Did You Say Love?
Local Arts Reviews
Reviewed by Heather Barfield Cole, Fri., April 9, 2004
Did You Say Love?Ventana Del Sol, through April 10
Running time: 1 hr, 30 min
Love is ... how does one complete the definition? With clichés, I suppose, or masterful poetry. Because love may be, paradoxically, the most simple and the most complicated human emotion, too vast to condense into a dictionary. A chick and a dude productions does not attempt to explain love (thank goodness) but instead exemplifies it through snippets of individual stories. Their original production Did You Say Love?, written by Melissa Livingston and directed by Shanon Weaver, is a simple, monologue-heavy show with actors individually taking the black-box stage and delivering text. They wear jeans with white shirts to connect the ensemble pieces. When they join together, they pose in tableaux, offering diverse quips about their particular love lessons.
Admittedly, I can identify with the stories. They cater to a certain suburban generation for whom the mention of a 1991 Guns N' Roses song might bring up memories of high school. (How I wish to forget that.) Or the type of John Hughes-Sixteen Candles humiliation that is easy to mimic, as in the freshman-smitten-with-upperclass-girl story, "The Homecoming." In "Another Monday Night," David Bowers offers guttural and groaning responses to the pleasures of football and, more explicitly, hot wings. Doug Barry's charisma as a man who loves all women because he can't choose one is cute, but then it makes sense to have a sexy actor seduce the audience, as here or during Liz Fisher's libidinous confessions in "All She Wants." "What's wrong with women wanting sex as much as men?" she poses after reading a Cosmopolitan advice column. Don't be fooled by all this sputtering of hot stuff: The end of the first act leaves a very bitter taste with Livingston's "He Loves Me" a teary-eyed unfolding of father-daughter incest.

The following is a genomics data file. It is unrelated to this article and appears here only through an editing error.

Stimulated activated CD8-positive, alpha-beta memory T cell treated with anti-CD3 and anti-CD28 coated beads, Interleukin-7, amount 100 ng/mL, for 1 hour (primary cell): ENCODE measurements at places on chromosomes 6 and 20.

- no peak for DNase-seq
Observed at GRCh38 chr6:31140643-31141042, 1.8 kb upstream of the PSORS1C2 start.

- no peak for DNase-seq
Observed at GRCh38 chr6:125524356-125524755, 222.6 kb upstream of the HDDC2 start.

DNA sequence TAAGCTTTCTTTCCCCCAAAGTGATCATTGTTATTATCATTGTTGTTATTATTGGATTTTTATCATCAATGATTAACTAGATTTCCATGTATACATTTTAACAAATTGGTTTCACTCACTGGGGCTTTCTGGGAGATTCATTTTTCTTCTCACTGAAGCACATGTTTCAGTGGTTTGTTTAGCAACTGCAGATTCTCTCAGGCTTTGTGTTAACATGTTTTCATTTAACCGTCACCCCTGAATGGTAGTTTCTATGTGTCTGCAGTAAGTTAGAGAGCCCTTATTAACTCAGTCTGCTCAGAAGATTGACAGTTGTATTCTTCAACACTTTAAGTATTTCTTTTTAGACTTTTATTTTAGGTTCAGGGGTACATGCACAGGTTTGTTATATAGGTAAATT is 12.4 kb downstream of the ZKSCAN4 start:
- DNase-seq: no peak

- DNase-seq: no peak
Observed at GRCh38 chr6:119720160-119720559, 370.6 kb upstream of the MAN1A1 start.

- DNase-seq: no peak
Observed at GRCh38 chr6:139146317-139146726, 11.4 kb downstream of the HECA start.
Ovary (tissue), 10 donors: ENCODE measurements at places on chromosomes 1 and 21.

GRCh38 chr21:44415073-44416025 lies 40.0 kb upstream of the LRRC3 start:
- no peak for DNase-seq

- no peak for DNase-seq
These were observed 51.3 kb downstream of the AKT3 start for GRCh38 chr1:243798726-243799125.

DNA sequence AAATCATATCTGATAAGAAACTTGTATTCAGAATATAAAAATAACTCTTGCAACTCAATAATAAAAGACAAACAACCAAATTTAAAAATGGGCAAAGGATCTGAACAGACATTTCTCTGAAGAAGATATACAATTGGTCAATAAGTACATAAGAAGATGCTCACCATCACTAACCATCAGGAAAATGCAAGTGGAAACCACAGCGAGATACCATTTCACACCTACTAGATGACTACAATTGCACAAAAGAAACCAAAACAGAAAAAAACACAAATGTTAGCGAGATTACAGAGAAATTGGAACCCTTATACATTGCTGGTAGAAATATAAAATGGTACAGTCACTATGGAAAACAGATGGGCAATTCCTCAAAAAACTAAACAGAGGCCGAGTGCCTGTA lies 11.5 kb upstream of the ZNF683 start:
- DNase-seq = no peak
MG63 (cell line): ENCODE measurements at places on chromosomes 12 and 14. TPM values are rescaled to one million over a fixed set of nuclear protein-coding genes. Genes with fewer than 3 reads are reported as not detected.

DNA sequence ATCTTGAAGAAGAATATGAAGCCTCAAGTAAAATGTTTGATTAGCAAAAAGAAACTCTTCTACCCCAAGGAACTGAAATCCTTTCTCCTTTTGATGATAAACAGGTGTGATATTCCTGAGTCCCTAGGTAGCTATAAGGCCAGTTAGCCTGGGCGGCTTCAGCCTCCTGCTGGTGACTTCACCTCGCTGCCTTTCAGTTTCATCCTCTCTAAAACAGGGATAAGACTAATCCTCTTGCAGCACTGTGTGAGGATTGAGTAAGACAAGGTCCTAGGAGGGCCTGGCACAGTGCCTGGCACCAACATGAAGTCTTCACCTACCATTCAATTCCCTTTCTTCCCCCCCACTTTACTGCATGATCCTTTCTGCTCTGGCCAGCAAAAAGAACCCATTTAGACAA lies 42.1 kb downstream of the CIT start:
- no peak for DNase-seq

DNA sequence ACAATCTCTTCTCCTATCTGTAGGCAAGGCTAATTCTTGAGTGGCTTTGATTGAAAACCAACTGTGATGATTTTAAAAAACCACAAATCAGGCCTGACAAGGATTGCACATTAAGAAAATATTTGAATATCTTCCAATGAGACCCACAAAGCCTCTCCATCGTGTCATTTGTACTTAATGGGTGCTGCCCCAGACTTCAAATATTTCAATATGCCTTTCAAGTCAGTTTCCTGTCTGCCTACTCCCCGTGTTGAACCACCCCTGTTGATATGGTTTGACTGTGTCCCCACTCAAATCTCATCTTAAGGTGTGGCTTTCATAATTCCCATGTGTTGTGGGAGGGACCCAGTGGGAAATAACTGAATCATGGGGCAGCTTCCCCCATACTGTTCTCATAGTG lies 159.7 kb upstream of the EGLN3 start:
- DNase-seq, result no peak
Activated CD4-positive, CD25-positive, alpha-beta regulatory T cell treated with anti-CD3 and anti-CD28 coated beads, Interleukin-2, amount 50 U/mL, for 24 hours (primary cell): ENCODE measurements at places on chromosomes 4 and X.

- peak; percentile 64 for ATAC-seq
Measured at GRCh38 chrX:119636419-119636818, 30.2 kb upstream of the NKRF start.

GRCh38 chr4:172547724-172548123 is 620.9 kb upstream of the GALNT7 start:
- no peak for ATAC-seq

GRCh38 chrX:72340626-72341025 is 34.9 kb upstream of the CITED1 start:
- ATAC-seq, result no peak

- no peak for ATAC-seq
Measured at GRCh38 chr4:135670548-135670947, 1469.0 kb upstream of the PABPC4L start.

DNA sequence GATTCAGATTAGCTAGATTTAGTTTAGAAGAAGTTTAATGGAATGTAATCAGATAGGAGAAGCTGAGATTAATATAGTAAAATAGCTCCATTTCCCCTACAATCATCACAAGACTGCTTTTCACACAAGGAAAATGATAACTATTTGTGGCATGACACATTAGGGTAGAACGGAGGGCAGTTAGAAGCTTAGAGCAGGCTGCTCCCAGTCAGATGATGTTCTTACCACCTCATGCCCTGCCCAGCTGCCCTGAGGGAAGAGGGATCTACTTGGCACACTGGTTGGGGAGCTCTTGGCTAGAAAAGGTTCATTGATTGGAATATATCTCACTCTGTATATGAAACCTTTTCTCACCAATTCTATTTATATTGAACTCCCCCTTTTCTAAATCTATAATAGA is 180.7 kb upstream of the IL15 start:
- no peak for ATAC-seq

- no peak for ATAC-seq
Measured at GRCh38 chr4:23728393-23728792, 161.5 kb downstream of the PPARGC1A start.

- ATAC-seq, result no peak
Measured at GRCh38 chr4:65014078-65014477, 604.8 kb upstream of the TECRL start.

Smacking of fairy tale couplings that seem, and are, improbable, Tyrell Woolbert describes the woes of throwing away a sweet man because he is dull, even though he gives his loved one flowers, takes her on horse-drawn carriage rides, and buys her dinner. She says no to his marriage proposal because he's not exciting. "Letting Go" is an anecdote about giving up love because "he does not know who he is." Finally, "Jack" is about a high school friend who died and is always watching from the ether.
With its many contrasts of dark and light, love can generate vulnerability and confusion. Theatre can create a similar effect. There is an exchange happening between the spectator and the actor. The spectator wants to understand the story, the message, or be so engulfed in the time spent listening to tall tales. It is not always clear where a show will take a viewer, emotionally or intellectually, but performances that stain the memory are often wrought with sincerity and clear intention. In Did You Say Love?, the titular question mark is pertinent: What is this all about? The amibguity in text and style is troublesome. This production has the potential to challenge or transform our perceptions of love or connect us to the universal human experience if it can move beyond angst.